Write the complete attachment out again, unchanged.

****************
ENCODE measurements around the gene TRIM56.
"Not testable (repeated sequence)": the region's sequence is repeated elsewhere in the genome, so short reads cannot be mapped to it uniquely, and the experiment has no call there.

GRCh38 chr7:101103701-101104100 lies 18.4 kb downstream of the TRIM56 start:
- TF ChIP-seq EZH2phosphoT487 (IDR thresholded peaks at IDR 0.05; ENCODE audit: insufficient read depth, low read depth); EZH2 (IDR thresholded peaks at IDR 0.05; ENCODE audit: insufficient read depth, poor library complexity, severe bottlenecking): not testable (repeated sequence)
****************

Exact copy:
ENCODE measurements around the gene TRIM56.
"Not testable (repeated sequence)": the region's sequence is repeated elsewhere in the genome, so short reads cannot be mapped to it uniquely, and the experiment has no call there.

GRCh38 chr7:101103701-101104100 lies 18.4 kb downstream of the TRIM56 start:
- TF ChIP-seq EZH2phosphoT487 (IDR thresholded peaks at IDR 0.05; ENCODE audit: insufficient read depth, low read depth); EZH2 (IDR thresholded peaks at IDR 0.05; ENCODE audit: insufficient read depth, poor library complexity, severe bottlenecking): not testable (repeated sequence)